Friday, June 13, 2008

"It's too early to breathe a sigh of relief because TxDOT makes no guarantees that all of I-69/TTC will remain within existing corridor routes."

Legislators pleased with 'corridor' decision

June 12, 2008

By B.J. Pollock
Fort Bend Herald
Copyright 2008

Sen. Glen Hegar, R-Katy, and State Rep. John Zerwas, R-Richmond, each issued press releases Wednesday lauding the Texas Department of Transportation's (TxDOT) announcement that it will use existing roadways for the Trans-Texas Corridor (TTC), rather than carve out new ones through private land.

While the declaration is a welcome one that “provides some evidence that the department has finally begun to listen to the voices of local residents,” stated Hegar's press release, “this long saga is by no means over, as many questions regarding key portions of the route remain unanswered.”

He said the decision was doubtless made as a result of overwhelming public opposition and the Legislature as well. Among TxDOT's shortcomings, Hegar continued, is that is continually turns “a deaf ear” to both.

“The public showed its strong concerns early this year when some 12,000 Texans attended the I-69/TTC hearings and 28,000 comments poured in on the subject,” he stated. “The legislature targeted TxDOT with 23 interim charges and one of its arms, the Sunset Advisory Commission, issued a scathing report that took the department to task for its lack of openness, disjointed planning practices, and refusal to follow the department's core mission of listening to the people they serve -Texas taxpayers.”

Hegar described TxDOT's announcement as “a foundation for the host of further reforms that must be instituted by the department,” and said landowners can take comfort that their land is no longer threatened by eminent domain.

However, he added, it's too early to breathe a sigh of relief because TxDOT makes no guarantees that all of I-69/TTC will remain within existing corridor routes. Questions remain, he said, over whether new routes will be needed to bypass existing cities.

“Fundamentally, transportation decisions must not be based on politically timed decisions, but instead based on a sound policy of moving Texans and giving Texans true reasons to once again put their trust in the department,” said Hegar.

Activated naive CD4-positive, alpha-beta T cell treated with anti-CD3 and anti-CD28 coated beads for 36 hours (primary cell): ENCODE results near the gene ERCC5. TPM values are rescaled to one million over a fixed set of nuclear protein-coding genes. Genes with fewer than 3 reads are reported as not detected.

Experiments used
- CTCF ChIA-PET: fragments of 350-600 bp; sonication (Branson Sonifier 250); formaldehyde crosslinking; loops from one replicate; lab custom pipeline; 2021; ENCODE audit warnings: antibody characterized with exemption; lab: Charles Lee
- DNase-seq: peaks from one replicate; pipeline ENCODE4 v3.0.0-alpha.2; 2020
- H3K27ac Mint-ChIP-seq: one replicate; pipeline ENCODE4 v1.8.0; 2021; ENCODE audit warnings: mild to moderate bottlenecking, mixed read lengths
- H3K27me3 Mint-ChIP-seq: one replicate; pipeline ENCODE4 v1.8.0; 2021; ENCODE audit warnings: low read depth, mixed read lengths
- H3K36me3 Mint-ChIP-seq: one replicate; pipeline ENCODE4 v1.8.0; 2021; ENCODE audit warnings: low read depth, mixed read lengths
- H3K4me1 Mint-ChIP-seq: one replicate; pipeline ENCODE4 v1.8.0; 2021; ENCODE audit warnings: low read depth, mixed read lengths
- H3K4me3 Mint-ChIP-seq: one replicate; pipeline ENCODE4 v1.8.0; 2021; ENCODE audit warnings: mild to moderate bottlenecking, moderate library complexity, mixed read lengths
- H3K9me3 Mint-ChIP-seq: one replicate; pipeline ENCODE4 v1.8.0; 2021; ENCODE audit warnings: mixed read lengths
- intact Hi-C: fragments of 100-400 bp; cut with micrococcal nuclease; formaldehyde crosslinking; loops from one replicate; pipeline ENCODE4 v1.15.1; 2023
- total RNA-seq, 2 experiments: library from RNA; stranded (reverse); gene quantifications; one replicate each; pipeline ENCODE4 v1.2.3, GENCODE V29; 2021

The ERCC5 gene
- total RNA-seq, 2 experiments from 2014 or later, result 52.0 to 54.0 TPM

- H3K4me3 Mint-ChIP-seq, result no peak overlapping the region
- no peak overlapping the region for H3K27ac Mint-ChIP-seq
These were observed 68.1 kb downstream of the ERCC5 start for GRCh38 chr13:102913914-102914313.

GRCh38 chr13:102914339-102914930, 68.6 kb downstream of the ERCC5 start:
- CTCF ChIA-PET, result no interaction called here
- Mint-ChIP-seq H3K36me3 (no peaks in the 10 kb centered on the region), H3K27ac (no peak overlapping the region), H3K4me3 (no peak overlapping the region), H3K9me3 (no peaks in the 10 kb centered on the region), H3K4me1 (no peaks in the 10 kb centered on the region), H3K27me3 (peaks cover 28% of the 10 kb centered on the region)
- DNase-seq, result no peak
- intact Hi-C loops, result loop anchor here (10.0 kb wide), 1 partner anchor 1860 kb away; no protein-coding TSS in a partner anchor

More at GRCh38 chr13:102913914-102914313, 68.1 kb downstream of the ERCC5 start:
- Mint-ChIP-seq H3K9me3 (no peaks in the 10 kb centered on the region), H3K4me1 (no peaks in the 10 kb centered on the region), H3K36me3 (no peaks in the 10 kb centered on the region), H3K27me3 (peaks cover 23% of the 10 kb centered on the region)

The “unfortunate reality” of TxDOT's announcement, he said, is that it reaffirms “what thousands of Texans had already determined a long time ago: that the construction of an entirely new route is neither economically feasible nor practical.

Hegar said if the declaration is the beginning of anything short of “a fundamental shift,” it will prove to be based on “political convenience,” rather than “a good-faith effort” to regain the trust of the public and the Legislature.

Conversely, Zerwas said he received the news of TxDOT's announcement “with much joy,” and is looking forward to the organization new focus of “upgrading the existing footprint of the existing U.S. Highway 59 to create the long-awaited Interstate 69 in order to meet the current and future demands of our transportation infrastructure.”

“I am excited to hear of this great news for Waller, Wharton and Fort Bend counties,” Zerwas said, adding he has been “working diligently” on a grass-roots effort to stop the TTC since being elected. “This is a huge victory for private property rights.”

Zerwas thanked all those who “made their voices heard and aggressively took a stand for their rights as Texans.”

He described TxDOT's announcement as part of a series of “positive changes” in response to pubic concern.

“I look forward to the challenging task ahead and stand encouraged by the cooperation between TxDOT and the Legislature,” said Zerwas. “While this announcement brings great relief, be assured I will remain vigilant in the important challenge of creating a transportation policy that meet the needs of the people of Texas and respects private property right.”

© 2008, Fort Bend Herald-Coaster

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